Flight of Ideas
(A Story Behind an Idea That Lead to a Flight to Geneva)
By Grace Impas
When Cyron Sarmiento chatted Sunshine Go to inquire further details about a contest posted online, he did not expect that in little over a week, they would form a team of their own. They did not expect to finish writing the proposal at all, given there were only three days left to the deadline. They did not expect to receive an email a week later, telling them that they will represent the Philippines in an international conference. And they definitely did not expect to fly to Geneva, Switzerland that same year and deliver that very project in front of World Health Organization officials. “It was all so sudden”, Sunshine says. What was this golden idea? And how did it sprung forth?
The post called for antimicrobial resistance project proposals in an international paper competition entitled “Innovate4AMR” hosted by the World Health Organization with International Federation of Medical Students Association, ReAct and Johns Hopkins Bloomberg School of Public Health. The challenge was to tackle social design within the AMR space, with the goal of implementing innovative projects in various countries around the world. This served as an avenue for the input of antimicrobial resistance ideas and proposals from global health community around the world through a hands-on approach. Delegates were able to share expertise and collaborate to generate solutions for a pressing issue that can have measurable impact in countries around the world. Over 1000 people signed up and Innovate4AMR received 145 proposals from student teams around the world. The contest was open to all fields interested in submitting. “There were pharmacists and veterinary doctors who joined the contest and won, not just medical students”, Justin Floro, a member of the team shares.
The St. Luke’s Medical Center College of Medicine team was comprised of Cyron Sarmiento, a third year, Sunshine Go, a second year, Justin Floro, a second year, Anna Castro, a first year and Joshua Oliveros, a first year student. “It was not a requirement for us to have different year levels. We are an unusual team who banded together by circumstance.” Sunshine says. The person who generated the idea and organized the team was Cyron. He thought of the proposal’s idea through a pediatric lecture on antibiotic guidelines for pediatricians. The rest of the team aided him in looking for researches, references, and studies that would show the proposal’s benefit.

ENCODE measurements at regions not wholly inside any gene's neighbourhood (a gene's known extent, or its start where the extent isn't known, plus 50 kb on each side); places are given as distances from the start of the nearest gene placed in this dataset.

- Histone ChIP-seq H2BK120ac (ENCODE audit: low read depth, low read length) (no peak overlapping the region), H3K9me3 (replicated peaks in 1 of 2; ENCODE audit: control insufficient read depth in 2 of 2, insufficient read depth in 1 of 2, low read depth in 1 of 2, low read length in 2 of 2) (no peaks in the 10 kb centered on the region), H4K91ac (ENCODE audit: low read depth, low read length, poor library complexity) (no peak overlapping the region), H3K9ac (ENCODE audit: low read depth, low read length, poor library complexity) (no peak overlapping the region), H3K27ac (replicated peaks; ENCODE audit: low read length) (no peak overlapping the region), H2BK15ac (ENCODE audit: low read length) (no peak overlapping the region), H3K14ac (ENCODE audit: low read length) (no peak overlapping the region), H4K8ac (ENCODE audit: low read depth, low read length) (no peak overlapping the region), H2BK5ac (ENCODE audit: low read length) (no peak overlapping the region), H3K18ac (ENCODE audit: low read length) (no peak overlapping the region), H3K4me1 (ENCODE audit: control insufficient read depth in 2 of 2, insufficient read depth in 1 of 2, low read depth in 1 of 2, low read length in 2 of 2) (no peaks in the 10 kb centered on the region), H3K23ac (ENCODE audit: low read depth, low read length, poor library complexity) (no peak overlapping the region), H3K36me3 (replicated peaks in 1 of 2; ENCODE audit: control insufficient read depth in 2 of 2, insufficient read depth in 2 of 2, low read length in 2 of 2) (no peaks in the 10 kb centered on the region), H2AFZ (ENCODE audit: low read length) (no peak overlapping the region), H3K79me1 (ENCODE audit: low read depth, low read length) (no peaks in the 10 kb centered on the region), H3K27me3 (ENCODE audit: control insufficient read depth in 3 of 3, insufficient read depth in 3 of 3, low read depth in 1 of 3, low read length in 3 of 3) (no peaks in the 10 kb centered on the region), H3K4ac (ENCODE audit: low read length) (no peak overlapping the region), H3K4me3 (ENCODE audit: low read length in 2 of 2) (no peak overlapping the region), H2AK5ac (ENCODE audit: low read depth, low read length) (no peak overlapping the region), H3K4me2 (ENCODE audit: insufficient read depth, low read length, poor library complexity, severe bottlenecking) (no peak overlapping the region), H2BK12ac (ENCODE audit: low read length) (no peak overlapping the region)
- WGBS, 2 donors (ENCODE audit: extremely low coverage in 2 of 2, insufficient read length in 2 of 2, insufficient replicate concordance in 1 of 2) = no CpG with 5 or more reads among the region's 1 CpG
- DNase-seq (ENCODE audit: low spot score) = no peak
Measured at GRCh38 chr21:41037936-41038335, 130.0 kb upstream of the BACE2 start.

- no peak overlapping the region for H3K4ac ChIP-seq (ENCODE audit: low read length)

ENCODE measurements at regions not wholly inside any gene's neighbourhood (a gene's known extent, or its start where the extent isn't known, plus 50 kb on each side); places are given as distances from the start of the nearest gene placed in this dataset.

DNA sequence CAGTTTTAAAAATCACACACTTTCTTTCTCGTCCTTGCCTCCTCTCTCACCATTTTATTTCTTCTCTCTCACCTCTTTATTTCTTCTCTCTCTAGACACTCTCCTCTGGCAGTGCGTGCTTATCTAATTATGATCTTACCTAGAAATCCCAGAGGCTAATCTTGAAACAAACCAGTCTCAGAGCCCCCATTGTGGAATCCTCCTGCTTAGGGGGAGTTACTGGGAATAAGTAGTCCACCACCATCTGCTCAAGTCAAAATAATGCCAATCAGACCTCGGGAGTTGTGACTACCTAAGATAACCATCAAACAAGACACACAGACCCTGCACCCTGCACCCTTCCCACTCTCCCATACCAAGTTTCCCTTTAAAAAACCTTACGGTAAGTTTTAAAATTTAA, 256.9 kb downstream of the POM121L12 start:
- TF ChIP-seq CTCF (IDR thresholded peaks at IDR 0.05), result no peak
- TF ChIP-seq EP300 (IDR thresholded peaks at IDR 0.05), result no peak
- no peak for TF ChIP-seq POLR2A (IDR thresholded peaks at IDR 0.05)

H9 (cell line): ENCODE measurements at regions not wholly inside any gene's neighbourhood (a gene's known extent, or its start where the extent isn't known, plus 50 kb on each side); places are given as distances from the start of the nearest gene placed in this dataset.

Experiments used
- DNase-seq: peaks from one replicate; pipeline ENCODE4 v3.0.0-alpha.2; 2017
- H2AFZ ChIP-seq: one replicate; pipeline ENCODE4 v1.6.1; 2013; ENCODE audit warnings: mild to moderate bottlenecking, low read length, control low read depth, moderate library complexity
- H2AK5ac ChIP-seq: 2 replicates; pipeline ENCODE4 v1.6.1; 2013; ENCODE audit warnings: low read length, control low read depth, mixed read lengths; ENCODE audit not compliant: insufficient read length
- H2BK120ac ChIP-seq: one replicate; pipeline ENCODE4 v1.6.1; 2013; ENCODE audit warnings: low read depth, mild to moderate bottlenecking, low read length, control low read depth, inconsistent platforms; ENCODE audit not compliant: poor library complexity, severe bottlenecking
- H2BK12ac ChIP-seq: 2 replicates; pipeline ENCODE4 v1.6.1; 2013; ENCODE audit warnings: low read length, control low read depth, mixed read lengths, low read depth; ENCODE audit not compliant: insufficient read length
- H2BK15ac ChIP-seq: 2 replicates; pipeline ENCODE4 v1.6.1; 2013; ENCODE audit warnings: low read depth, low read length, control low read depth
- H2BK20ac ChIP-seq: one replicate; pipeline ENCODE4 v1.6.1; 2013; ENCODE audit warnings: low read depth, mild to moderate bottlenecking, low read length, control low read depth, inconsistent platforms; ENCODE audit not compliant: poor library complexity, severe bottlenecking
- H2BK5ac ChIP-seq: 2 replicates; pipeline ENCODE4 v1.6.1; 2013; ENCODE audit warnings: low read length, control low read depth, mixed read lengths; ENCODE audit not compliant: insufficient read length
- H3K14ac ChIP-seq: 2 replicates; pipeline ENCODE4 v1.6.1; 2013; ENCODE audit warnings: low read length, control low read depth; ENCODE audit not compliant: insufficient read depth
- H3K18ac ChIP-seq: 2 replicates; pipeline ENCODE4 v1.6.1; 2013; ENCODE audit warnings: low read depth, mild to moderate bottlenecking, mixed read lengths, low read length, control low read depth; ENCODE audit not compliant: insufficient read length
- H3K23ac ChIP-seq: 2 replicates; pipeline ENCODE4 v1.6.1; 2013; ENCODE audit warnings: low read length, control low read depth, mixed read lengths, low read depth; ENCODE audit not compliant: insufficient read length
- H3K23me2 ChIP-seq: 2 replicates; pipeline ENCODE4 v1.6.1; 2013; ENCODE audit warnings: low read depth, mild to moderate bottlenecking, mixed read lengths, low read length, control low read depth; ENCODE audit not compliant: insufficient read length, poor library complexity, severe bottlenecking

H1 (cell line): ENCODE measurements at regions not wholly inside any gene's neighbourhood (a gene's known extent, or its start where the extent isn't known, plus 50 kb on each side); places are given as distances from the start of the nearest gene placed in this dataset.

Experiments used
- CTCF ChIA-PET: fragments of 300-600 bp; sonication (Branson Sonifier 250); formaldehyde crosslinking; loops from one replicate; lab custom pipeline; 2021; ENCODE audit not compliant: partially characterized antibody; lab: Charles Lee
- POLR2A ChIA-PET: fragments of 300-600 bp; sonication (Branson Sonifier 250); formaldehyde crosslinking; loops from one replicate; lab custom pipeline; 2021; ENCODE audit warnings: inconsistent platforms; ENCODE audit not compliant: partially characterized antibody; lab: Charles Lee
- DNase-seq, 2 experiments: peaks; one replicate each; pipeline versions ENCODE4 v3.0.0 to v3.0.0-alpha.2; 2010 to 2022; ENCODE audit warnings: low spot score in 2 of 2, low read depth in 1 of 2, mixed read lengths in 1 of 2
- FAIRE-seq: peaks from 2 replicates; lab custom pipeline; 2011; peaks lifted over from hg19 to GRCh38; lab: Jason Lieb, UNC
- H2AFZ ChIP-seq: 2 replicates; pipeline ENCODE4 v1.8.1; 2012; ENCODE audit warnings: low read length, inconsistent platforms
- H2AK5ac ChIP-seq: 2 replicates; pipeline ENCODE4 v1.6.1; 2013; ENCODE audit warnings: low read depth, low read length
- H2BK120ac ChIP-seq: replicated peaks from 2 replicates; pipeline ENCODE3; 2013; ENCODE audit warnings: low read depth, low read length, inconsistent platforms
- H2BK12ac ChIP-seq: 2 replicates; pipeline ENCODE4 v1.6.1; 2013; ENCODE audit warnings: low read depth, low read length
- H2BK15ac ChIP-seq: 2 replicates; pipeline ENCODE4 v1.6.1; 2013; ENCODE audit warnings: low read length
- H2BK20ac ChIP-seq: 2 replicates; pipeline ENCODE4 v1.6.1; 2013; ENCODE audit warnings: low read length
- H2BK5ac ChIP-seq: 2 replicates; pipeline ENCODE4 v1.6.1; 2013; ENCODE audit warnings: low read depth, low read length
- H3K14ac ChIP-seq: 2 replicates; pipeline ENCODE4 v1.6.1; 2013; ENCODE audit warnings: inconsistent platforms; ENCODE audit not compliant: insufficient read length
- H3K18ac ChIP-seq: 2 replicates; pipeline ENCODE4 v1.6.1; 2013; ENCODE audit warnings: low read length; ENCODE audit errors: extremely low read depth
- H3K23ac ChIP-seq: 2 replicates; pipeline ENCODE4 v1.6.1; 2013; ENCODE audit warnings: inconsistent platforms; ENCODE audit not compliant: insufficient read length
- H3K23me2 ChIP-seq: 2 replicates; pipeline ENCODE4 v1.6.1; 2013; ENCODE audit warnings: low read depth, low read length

After several rounds of judging, first by an IFMSA-ReAct-WHO Technical Review Panel and then by a panel of expert judges, 11 winning teams were selected from Peru, India, Uganda, Honduras, Nigeria, Canada, the Philippines, the USA and China. Members of the 11 winning teams were granted with free flights to Geneva, Switzerland for the Capacity Building Workshop at the WHO head office. Food and accommodation was also offered and the participants were aided in the visa application.
When the team got there, they realized why they won. Their proposal, although written in haste, was what the judges were looking for. They had feasible objectives that creatively tackled antibiotic resistance down to the level of human behavior and knowledge instead of political and technical pursuits. Unlike the rest of the teams, the SLMC-CM team did not have a mentor, but was able to deliver their proposal with ease. They were also able to tour the WHO head office as well as the United Nations office in Switzerland.
“The idea is basically delayed antibiotic prescription.” Sunshine shares. Studies have shown that 3 days of waiting time does not affect clinical outcome; this three-day window period is a crucial step in differentiating viral and bacterial symptoms. In the Philippines, especially in its rural provinces, drugs are not sold by pharmacies or drug stores. The harsh reality is that most drugs and antibiotics are distributed by local vendors in baranggay sari-sari stores. The proposal is to educate not just doctors about the delayed prescription but also the drug distributors, local citizens, and informal sellers of medicine about regulating antibiotic use and distribution.
With the right idea, one can work at bullet speed because the quality will be in the content itself, not merely on the accessories, packaging, or marketing. Flight of ideas, as a psychologist would explain, is a phenomenon of rapid shifting of ideas with only superficial associative connections between them. While we label individuals with exquisite ideas as geniuses, we forget that ideas are actually thought points held in time, waiting to be mapped out in our minds; points waiting to be connected, much like a “follow-the-dots” ABC book. But this time, each dot is without a label or number, leaving the author with a task of endlessly guessing which dot should follow the next to create the best image as one traces them together. The team to Geneva showed that the generation of an idea can come from mundane inspiration and that even the simplest ideas could possibly help solve the one of world’s biggest problems today.